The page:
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Mexico blocks extradition to US of accused drug trafficker 'Queen of Pacific'

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A federal court in Mexico has ruled that Sandra Avila Beltran, also known as the “Queen of the Pacific,” cannot be extradited to the United States on drug trafficking charges, a decision that comes as a major victory to one of the most well known figures of Mexico’s criminal underworld.

According to El Universal, the Mexico City-based First Circuit Court has ruled that Ms. Avila’s extradition, which had been authorized by the Ministry of Foreign Affairs, is unlawful because it involves the same charges (drug trafficking) that she faces in Mexico. Under international law, it is customary for a person to be extradited to another country only if they face a different, and typically more serious, set of criminal charges.

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Avila first gained attention from the media in September 2007 when she and her love interest, convicted Colombian drug trafficker Juan Diego Espinosa Ramírez, alias "El Tigre," were arrested by Mexican authorities for allegedly conspiring to smuggle nine tons of cocaine northward via a port in Colima in 2001.

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Since then, Mexican and American media outlets have been fascinated by her, with Newsweek magazine calling her Mexico’s “Underworld Queenpin” and ABC news referring to her as Mexico’s “Glamorous Gangster.” As InSight Crime has noted, Avila raises interesting questions about gender roles in Mexico’s drug trade. Her flashy outfits and posh tastes are a rare sight in the world of drug trafficking, which is more often marked by images of scruffy, dangerous-looking men.

Even before earning the title “Queen of the Pacific” by becoming a key link between the Sinaloa Cartel and Colombia's Norte del Valle Cartel, Avila‘s life seemed destined to revolve around criminal activities. She was born into a family closely associated with drug trafficking, and her uncle was Miguel Angel Felix Gallardo, alias “the Godfather,” who was one of Mexico’s first major drug traffickers.

Over the years, she ascended the country’s criminal hierarchy by using romantic relationships to her advantage. Both of her ex-husbands were notoriously corrupt police chiefs, and both were murdered in drug-related killings. Prior to her current relationship with Espinosa Ramirez, Avila was romantically linked with Ismael Zambada García, alias "El Mayo," a major figure in the Sinaloa Cartel.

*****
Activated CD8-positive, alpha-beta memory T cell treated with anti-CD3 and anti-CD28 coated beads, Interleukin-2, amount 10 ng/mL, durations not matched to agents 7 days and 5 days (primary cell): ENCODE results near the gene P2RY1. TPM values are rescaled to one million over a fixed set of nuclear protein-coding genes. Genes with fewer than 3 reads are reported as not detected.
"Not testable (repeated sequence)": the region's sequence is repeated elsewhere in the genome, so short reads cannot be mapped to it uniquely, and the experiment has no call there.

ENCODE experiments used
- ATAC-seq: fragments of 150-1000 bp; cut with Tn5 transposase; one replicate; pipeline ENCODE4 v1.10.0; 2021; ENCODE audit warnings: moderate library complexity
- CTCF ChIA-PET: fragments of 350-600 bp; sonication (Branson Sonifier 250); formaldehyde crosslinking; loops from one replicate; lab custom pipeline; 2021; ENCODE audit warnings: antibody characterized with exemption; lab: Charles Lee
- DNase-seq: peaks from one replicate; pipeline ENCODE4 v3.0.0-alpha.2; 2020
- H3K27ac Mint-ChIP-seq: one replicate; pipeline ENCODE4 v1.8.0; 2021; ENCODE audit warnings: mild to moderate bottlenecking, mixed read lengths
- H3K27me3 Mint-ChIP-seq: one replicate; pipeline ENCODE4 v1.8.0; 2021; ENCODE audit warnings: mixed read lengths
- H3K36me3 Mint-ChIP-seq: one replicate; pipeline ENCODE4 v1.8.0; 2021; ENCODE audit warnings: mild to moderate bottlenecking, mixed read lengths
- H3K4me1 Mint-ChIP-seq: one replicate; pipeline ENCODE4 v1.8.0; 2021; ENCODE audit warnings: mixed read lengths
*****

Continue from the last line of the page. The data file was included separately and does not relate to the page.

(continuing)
To this day she enjoys significant influence because of her criminal ties, a fact that was most recently evidenced in January, when a prison doctor gave her a facial Botox injection while in prison, a luxury procedure that is not authorized for Mexican inmates. The treatment sparked something of a scandal in Mexico’s justice system, resulting in the dismissal of the prison's director and hospital chief.

Still, Avila’s current level of involvement in criminal activities is not clear. For her part, she claims that her only source of income comes from “selling clothes and renting houses," a claim that, considering her background, is highly suspect to say the least. In December, a Mexican judge absolved her of the 2001 drug trafficking charges, saying that the prosecution failed to “establish the circumstances of time, manner, place, and occasion” in which the crimes were committed. Despite the acquittal, federal attorneys have vowed to appeal the ruling. Additionally, in March Avila was charged with laundering money, and a court has ordered that she remain in detention while awaiting a trial.

The most recent decision effectively blocks Avila from being extradited, unless US prosecutors are able to submit new, extraditable charges in their case against her. This surely irks US drug officials, who are already frustrated by delays in the prosecution of Edgar Valdez Villarreal, alias “La Barbie,” which have postponed the timeline for his extradition.

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--- Geoffrey Ramsey is a writer for Insight – Organized Crime in the Americas, which provides research, analysis, and investigation of the criminal world throughout the region. Find all of his research here.


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